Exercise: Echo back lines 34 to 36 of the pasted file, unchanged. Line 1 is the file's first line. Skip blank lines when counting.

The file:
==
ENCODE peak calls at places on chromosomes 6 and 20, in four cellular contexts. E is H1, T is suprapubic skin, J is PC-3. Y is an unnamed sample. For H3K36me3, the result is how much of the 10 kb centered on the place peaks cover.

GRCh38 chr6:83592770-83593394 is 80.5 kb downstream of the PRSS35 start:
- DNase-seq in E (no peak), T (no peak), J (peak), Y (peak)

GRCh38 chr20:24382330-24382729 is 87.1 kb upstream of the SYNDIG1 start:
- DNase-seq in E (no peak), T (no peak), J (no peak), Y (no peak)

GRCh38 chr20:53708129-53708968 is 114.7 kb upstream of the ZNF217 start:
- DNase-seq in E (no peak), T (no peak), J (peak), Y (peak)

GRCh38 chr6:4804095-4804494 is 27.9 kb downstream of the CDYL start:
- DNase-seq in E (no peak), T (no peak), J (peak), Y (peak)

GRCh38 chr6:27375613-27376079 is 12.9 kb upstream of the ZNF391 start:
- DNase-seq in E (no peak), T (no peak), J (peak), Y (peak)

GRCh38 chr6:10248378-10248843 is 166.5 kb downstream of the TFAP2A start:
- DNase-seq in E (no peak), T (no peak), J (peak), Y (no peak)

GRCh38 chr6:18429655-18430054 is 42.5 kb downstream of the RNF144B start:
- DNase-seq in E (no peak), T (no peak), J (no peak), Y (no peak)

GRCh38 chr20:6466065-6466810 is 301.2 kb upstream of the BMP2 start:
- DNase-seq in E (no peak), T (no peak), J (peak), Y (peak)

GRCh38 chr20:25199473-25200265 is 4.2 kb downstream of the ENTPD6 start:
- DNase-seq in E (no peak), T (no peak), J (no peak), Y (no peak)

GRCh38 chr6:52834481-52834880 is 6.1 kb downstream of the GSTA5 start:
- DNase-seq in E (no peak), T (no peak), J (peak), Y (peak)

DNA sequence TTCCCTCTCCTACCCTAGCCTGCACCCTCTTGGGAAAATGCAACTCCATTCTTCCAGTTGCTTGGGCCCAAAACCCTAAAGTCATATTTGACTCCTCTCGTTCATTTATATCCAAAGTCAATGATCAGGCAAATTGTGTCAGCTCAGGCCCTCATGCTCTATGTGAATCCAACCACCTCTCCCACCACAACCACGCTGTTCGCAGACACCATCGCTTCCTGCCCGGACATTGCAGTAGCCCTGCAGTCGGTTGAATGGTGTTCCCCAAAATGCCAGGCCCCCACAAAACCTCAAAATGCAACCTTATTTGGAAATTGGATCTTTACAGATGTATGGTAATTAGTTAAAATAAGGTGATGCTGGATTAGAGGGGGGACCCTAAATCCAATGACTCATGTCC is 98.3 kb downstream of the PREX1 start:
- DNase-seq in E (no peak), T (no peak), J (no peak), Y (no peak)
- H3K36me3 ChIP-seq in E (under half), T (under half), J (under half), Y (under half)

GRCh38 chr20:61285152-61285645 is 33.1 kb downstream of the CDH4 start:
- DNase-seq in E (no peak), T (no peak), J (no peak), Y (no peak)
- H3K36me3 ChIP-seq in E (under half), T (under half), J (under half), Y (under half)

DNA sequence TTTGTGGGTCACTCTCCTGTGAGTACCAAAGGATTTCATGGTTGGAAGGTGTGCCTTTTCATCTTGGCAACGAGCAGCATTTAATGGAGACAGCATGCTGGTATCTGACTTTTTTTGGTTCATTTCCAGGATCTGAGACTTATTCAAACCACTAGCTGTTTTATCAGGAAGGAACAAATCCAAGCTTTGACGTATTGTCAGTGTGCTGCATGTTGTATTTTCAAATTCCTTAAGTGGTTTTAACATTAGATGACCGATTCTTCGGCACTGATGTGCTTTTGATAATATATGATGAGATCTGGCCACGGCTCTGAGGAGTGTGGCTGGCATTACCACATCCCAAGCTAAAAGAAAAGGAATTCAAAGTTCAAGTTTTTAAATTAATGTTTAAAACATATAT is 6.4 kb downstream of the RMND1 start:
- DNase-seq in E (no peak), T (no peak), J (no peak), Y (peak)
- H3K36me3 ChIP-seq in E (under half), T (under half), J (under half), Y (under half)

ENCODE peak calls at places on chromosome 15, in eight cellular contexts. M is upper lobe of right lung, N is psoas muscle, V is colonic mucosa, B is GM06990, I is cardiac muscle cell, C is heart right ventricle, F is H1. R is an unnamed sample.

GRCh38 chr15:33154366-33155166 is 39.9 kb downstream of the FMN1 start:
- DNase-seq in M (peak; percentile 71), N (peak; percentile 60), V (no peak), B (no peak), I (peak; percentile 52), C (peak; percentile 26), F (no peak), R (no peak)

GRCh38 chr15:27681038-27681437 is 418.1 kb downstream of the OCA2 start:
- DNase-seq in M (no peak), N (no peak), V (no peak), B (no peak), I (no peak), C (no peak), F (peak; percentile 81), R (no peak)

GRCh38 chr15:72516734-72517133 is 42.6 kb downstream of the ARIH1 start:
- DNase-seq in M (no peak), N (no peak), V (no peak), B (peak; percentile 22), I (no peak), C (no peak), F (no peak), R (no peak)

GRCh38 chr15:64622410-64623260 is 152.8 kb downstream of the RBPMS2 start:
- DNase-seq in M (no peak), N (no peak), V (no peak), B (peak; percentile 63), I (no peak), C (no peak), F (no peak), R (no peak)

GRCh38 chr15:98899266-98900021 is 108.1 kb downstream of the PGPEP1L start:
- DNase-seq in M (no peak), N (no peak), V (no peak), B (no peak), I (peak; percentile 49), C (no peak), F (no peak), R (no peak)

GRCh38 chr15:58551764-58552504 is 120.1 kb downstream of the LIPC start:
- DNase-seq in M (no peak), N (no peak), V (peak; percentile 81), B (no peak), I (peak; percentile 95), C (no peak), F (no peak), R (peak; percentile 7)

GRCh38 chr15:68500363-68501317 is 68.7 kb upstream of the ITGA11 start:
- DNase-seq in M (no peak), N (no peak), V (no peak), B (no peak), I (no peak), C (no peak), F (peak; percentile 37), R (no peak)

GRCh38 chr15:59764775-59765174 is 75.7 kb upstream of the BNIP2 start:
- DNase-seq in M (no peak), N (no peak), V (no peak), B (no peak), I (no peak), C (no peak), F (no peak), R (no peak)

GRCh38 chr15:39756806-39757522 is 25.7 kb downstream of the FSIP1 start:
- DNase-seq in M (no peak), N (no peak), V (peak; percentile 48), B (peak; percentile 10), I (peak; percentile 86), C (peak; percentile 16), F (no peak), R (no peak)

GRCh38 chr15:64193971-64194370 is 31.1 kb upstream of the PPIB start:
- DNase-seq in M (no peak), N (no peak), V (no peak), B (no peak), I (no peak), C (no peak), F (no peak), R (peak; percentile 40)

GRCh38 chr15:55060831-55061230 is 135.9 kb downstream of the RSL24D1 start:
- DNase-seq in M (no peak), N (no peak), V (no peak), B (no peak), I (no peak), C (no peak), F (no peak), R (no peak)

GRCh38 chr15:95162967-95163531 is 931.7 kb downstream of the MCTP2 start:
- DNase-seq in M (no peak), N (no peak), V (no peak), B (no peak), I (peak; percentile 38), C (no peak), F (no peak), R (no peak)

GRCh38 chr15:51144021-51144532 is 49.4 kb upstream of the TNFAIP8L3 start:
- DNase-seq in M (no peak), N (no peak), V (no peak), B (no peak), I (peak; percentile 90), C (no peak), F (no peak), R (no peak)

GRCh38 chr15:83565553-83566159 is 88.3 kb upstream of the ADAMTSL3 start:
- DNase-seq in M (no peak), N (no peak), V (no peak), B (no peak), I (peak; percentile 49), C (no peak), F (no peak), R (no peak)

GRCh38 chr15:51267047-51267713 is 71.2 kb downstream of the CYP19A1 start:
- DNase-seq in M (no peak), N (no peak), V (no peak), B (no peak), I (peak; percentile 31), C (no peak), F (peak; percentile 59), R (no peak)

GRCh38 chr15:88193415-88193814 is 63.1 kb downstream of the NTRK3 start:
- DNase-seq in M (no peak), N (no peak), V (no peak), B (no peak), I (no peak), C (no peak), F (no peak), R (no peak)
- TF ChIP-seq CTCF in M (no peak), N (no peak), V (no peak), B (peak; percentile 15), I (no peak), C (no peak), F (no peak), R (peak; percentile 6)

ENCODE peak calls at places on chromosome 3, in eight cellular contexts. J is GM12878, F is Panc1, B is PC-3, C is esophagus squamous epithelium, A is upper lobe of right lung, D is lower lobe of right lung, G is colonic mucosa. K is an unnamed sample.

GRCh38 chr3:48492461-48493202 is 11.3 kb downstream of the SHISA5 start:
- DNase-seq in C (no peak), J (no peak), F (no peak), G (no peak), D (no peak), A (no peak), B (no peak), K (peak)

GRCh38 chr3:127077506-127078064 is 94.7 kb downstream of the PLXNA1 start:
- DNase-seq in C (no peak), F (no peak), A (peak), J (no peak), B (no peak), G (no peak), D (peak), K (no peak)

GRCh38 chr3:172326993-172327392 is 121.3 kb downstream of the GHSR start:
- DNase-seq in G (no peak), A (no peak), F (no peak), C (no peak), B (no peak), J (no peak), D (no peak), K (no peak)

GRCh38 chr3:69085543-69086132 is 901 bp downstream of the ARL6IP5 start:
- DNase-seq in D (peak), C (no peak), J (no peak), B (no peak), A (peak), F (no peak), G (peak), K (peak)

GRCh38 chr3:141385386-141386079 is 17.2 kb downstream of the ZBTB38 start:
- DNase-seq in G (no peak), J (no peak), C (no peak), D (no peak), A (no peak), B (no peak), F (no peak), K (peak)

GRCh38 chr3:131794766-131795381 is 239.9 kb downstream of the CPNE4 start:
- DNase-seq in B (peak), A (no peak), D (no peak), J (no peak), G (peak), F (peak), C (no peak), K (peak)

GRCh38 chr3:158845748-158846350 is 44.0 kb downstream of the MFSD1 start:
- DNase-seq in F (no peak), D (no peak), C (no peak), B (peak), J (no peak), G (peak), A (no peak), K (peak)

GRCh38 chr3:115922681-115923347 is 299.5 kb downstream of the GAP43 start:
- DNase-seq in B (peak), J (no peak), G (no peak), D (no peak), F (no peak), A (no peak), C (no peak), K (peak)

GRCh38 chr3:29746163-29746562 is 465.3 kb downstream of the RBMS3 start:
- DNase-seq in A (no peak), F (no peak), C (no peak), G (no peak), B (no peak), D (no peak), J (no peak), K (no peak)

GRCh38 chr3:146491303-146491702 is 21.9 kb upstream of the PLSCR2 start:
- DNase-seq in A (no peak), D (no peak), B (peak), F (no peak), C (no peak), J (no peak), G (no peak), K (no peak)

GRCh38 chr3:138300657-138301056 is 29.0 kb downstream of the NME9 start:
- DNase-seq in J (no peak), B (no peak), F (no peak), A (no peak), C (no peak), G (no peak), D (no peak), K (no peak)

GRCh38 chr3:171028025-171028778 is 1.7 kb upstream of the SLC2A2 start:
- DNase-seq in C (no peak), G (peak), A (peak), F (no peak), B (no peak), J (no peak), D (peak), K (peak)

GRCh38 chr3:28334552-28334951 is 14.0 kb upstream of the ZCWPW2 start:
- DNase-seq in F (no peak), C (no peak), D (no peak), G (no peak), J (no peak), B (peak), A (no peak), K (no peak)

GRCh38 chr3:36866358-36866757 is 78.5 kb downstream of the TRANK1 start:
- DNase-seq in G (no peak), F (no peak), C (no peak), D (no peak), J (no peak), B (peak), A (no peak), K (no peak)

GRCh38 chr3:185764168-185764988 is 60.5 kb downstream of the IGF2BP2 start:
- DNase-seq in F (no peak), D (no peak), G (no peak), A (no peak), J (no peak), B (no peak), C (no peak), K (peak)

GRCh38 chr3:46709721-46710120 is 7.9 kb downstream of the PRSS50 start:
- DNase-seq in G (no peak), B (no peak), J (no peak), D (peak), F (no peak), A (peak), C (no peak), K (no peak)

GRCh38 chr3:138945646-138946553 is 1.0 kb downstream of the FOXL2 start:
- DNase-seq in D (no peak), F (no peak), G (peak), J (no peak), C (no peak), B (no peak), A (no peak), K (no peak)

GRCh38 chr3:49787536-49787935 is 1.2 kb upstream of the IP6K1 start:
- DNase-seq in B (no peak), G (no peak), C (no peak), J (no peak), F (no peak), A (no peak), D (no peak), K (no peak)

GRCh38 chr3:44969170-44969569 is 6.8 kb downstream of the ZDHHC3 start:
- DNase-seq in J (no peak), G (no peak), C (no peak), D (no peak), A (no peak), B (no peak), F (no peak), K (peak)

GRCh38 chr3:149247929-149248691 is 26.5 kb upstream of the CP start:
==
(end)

GRCh38 chr15:27681038-27681437 is 418.1 kb downstream of the OCA2 start:
- DNase-seq in M (no peak), N (no peak), V (no peak), B (no peak), I (no peak), C (no peak), F (peak; percentile 81), R (no peak)

GRCh38 chr15:72516734-72517133 is 42.6 kb downstream of the ARIH1 start: